Paul L. Caron

Monday, December 18, 2017

The Impact Of The GOP Tax Bill On Higher Education: Taxes On Large Endowments, $1 Million Compensation Are In; Taxes On Tuition Remission And Logo Licensing, Private Activity Bond Restrictions Are Out

Chronicle of Higher Education, Final Tax Bill Would Spare Some Higher-Ed Worries, but Could Lead to State Budget Cuts:

The Republican-backed tax overhaul is headed for final floor votes in Congress without some of the measures that would directly target higher education. Notably, a proposed tax on tuition waivers for graduate students and other college employees is no longer in the compromise legislation. But a high-profile tax on the investment earnings of some of the largest college endowments stayed in the bill. ...

A proposed tax on the endowment earnings of the wealthiest colleges remained in the bill. The legislation would place a 1.4-percent tax on the investment earnings of endowments at colleges with more than 500 students and $500,000 in endowment per student. The provision is expected to affect fewer than 30 colleges nationwide, though the number could certainly grow. ...

[T]he bill would impose a 21-percent tax on annual compensation in excess of $1 million paid to any of a nonprofit organization’s five highest-paid employees. ...

The final legislation would eliminate the 80-percent tax deduction that sports fans get to take for “seat-license fees” paid to buy tickets to sporting events — a major revenue stream to big-time college-sports programs. Another provision would prohibit colleges from using a loss in one unrelated business to offset a gain in a different such business, potentially increasing their overall tax burden. Unrelated businesses are those not directly connected to their academic mission, such as recreation or fitness centers, sports camps, facility rentals, and golf courses. ...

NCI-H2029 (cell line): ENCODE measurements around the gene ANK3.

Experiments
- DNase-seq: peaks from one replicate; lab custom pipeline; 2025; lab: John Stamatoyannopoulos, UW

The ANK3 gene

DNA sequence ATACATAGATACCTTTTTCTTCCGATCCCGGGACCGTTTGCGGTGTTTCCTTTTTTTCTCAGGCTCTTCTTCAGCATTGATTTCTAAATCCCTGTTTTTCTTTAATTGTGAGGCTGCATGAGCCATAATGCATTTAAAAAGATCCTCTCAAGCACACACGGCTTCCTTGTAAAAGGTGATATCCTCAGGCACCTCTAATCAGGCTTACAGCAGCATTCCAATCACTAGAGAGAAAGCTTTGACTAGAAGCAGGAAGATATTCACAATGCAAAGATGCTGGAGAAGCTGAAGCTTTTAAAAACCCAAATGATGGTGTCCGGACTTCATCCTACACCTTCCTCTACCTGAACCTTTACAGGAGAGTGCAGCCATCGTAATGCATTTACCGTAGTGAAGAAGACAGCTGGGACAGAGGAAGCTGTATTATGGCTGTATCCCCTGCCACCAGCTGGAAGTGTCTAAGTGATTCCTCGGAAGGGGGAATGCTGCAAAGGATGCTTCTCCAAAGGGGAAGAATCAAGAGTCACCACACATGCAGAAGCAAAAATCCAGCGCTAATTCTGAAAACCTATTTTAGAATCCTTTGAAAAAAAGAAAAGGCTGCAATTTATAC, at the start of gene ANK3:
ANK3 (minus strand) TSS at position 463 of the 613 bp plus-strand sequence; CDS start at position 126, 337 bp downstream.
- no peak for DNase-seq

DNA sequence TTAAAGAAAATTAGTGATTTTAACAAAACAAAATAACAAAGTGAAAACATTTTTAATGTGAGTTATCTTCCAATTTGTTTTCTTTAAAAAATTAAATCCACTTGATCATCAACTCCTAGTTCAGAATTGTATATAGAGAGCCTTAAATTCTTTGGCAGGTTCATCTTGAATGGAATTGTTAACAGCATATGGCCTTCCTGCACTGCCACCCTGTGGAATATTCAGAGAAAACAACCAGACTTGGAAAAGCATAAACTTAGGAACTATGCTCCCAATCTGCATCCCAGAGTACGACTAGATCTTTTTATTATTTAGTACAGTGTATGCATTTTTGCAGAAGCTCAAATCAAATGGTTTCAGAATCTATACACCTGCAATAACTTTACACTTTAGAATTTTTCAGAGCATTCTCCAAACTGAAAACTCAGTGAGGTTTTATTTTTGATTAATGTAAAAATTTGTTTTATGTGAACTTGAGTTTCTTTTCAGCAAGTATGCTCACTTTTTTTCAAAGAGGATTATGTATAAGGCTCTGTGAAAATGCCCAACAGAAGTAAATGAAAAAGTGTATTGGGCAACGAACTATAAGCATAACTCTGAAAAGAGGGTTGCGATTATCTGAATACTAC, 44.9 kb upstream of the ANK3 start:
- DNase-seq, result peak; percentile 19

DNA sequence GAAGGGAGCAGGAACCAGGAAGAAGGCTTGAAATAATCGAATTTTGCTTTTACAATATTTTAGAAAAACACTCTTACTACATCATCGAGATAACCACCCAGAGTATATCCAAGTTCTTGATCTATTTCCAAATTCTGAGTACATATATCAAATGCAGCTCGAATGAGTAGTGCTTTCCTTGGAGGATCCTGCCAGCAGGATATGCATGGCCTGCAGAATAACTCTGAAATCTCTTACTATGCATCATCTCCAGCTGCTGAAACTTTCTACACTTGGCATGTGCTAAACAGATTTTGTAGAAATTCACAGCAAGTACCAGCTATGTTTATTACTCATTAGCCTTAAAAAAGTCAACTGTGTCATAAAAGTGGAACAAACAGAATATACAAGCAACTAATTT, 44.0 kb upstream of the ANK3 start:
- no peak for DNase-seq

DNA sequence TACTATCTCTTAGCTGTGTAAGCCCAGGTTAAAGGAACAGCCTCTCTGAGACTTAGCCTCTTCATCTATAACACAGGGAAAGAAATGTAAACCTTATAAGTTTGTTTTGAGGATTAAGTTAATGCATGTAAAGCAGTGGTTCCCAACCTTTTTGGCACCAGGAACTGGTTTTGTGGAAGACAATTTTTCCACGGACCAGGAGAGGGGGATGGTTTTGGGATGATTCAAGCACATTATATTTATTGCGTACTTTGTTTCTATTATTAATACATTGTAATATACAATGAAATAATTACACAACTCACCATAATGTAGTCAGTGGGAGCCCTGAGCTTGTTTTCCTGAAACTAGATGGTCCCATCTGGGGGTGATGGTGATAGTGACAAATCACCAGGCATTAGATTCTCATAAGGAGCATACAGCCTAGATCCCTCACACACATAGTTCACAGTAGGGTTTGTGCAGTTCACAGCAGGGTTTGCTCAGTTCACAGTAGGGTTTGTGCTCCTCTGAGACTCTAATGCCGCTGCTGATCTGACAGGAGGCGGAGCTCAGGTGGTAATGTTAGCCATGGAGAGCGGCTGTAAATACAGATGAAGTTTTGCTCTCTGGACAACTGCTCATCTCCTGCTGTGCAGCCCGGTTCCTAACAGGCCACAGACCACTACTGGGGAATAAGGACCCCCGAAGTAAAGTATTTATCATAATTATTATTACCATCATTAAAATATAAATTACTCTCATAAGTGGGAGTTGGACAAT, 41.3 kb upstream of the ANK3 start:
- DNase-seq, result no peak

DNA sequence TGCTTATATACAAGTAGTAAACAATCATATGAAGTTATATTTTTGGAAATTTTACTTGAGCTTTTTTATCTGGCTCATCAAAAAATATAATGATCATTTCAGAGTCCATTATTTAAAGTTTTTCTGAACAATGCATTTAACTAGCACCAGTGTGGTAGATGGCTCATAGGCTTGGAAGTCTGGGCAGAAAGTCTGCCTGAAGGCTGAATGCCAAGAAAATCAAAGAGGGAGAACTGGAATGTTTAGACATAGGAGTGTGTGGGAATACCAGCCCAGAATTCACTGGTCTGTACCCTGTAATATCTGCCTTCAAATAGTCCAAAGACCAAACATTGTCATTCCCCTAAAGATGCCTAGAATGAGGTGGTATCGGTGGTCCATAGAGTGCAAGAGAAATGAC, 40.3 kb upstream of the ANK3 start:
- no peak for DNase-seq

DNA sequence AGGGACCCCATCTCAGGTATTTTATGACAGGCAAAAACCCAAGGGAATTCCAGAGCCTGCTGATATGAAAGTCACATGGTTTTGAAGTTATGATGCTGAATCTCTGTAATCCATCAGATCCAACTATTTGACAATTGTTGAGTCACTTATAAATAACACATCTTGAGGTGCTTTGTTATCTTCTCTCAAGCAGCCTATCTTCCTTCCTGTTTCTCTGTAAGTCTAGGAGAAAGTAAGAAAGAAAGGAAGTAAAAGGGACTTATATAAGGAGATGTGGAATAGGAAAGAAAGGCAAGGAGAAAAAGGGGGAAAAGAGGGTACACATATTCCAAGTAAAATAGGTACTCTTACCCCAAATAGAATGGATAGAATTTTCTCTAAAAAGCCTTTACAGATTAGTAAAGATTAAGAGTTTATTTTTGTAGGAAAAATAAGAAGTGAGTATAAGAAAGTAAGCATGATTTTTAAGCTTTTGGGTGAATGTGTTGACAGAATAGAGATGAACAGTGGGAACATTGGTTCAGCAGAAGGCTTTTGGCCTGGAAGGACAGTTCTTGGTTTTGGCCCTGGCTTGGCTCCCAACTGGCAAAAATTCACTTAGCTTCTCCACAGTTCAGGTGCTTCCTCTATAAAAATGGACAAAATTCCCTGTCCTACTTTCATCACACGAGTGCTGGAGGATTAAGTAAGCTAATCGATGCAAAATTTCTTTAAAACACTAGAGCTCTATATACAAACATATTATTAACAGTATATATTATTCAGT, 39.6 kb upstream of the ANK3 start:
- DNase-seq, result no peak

A provision to tax tuition waivers as income was scuttled after widespread protests by graduate students. The bill also would not remove the $2,500 deduction for interest paid on student loans.

And special bonds, called Private Activity Bonds, would still be available to nonprofit organizations such as private colleges and alumni foundations. An earlier version of the tax bill would have eliminated those bonds, which are often used for building projects.

A proposed tax on the royalties from licensing a college’s logo — for athletic clothing, for example — was also eliminated from the compromise bill.

Congressional News, Tax, Tax Policy in the Trump Administration | Permalink


It's interesting how so many of the so-called unfair provisions in this tax bill are actually reductions of benefits to privileged taxpayers

Posted by: mike livingston | Dec 18, 2017 3:05:33 PM

Final bill specified 500 "tuition paying" students which will hopefully remove Berea College from the tax.

Posted by: CareforNOLA | Dec 22, 2017 11:16:21 AM